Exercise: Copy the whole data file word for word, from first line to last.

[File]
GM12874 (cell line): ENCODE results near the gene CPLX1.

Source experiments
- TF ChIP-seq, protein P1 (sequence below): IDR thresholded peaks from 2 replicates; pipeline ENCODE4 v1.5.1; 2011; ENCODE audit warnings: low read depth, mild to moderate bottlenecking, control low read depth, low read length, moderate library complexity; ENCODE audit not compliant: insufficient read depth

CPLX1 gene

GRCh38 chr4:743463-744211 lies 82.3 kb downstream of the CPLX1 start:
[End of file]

GM12874 (cell line): ENCODE results near the gene CPLX1.

Source experiments
- TF ChIP-seq, protein P1 (sequence below): IDR thresholded peaks from 2 replicates; pipeline ENCODE4 v1.5.1; 2011; ENCODE audit warnings: low read depth, mild to moderate bottlenecking, control low read depth, low read length, moderate library complexity; ENCODE audit not compliant: insufficient read depth

CPLX1 gene

GRCh38 chr4:743463-744211 lies 82.3 kb downstream of the CPLX1 start: